Union Aid Abroad-APHEDA is about people – people working together to make things better for all. As the global justice organisation of the Australian union movement, each and every APHEDA supporter, member, partner, activist and participant here in Australia and all around the world contributes to the work it takes to tackle inequality and injustice.
Meet Cindy O’Connor
Meet Cindy. Cindy O’Connor is a Melbourne based union organiser, educator and community campaigner who is currently working in the OHS team with the AMWU Victorian branch. Cindy joined her first APHEDA study tour to Timor Leste in 2009 and returned to visit APHEDA Country Manager Elisabeth de Araujo in January 2019. Cindy joined APHEDA back in 2004 whilst doing ship inspections with the MUA and ITF. An official from MUA pushed a form into Cindy’s hand and she has been an active member ever since! Cindy says it is the best decision she has ever made!
What does it mean to be union to you?
Union people share enthusiasm and passion for changing the world. We connect wherever we met up in the world. I can be having a chat in Timor Leste with local delegate Julio about a union approach to health and safety one week and then be having a similar chat with Debbie from Maryborough in country Victoria. We are all organising for decent work and dignity.
What does it mean to be APHEDA to you?
Union Aid Abroad – APHEDA Timor Leste Country Manager Elisabeth Araujo and all the comrades in Timor are my community and epitomise what being APHEDA means to me. We all meet at the intersection of solidarity, feminism, decolonisation and development with dignity. Being a member (Global Justice Partner) is a constant source of motivation. We are all egging each other on to make a real difference.
Why do you think it’s important for APHEDA to grow its membership base?
If you are a union member and not yet a member of APHEDA then you are just camping out in one corner of global solidarity. Do yourself a favour and join the movement. There are thousands of mates waiting to meet you…c’mon!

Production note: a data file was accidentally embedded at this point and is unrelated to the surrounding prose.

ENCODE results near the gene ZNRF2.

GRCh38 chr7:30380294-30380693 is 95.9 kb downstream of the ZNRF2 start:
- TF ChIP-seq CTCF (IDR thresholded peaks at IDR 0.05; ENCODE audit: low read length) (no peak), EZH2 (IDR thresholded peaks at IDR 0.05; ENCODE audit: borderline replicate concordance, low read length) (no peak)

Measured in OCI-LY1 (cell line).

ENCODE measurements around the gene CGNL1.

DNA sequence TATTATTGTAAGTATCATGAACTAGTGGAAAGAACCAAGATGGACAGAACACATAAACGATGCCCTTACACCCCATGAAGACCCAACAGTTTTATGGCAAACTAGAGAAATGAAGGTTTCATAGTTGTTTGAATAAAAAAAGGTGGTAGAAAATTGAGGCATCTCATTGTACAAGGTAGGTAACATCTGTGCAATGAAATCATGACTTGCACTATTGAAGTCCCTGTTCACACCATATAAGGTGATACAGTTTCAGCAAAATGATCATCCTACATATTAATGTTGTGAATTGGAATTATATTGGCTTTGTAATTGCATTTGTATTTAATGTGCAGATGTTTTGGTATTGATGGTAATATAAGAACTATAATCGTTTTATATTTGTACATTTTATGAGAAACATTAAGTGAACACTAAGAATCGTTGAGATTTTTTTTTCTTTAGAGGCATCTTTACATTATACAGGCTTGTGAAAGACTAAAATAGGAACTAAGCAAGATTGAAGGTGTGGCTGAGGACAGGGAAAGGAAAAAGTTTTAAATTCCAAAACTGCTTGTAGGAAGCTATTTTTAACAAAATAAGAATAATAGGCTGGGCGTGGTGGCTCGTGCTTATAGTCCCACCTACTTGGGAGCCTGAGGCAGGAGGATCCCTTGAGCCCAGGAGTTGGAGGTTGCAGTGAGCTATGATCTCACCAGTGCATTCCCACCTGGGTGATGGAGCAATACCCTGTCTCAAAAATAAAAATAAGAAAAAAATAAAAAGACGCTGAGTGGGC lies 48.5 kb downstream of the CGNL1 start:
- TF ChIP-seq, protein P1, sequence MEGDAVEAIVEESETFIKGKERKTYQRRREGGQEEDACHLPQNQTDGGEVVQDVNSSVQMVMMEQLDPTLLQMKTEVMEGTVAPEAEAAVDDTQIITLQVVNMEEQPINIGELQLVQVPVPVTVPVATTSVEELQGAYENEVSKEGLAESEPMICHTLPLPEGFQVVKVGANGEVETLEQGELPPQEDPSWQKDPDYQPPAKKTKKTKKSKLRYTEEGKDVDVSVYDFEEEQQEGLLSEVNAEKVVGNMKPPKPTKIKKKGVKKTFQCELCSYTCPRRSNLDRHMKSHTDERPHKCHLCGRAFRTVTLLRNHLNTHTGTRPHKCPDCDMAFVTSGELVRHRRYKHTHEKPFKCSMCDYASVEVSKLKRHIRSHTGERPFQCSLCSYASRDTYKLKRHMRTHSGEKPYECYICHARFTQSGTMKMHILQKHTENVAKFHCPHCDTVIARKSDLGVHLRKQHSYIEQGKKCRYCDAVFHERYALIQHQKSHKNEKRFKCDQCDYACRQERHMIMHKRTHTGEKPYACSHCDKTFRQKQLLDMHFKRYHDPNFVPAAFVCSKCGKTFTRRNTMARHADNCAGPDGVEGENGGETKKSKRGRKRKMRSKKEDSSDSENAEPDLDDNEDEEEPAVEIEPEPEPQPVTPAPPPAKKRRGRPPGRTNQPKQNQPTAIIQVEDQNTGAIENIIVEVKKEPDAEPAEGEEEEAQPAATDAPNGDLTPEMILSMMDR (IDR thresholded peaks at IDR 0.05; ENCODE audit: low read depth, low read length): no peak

What part of APHEDA’s work are you most connected to/proud of? Why?
Organising and activism! The best fun we had was signing up members at an ACTU Conference in Sydney. Jill Biddington – now APHEDA’s Pacific Organiser – was the first union trainer I met and that was back in 2000. Years later at this conference we competed with each other to have the most 1:1 conversations and we kept a mini whiteboard with recruitment numbers. We even recruited people to recruit. I always learn about building mega capacity when I track down a mentor like Jill. We converted over 100 new members.
What are some ways you can actively get involved in Union Aid Abroad – APHEDA?
- Study Tours: Having been involved in past Study Tours and seeing firsthand the work that APHEDA and their partners are doing on the ground, Study Tours are hands down a fantastic way to get involved in APHEDA. They are a huge project for a small organisation like APHEDA to undertake, yet they are llife-changing More unions need to sponsor Organisers to go on them!
- The Annual Raffle! I’ve been known to get super excited about the annual APHEDA raffle. In fact, back in 2017, I became APHEDA-famous as my Top Five Raffle Tips were distributed widely as the ‘go-to’ guide for getting involved in the raffle and selling tickets. With an $8,000 travel voucher as first prize and all funds raised going towards APHEDA’s projects, why wouldn’t you get behind it?!?!
- Join your local Activist Group! I am actively involved in the Victorian Activist Group. We meet regularly to coordinate events and other initiatives to support APHEDA’s work and campaigns. There are Activist Groups all over Australia – WA, QLD, SA, and ACT.
When you have one-on-one conversations with people asking them to join Union Aid Abroad as a member how do you describe the work and ask people to join? Do they say yes?!
Union Aid Abroad – APHEDA was started in 1984 by one woman called Helen McCue (APHEDA’s Co-Founder). You don’t have to start the whole organisation… just contribute. APHEDA isn’t charity…it’s solidarity. The bosses organise collectively to exploit us. Don’t you think we ought to organise collectively to push back?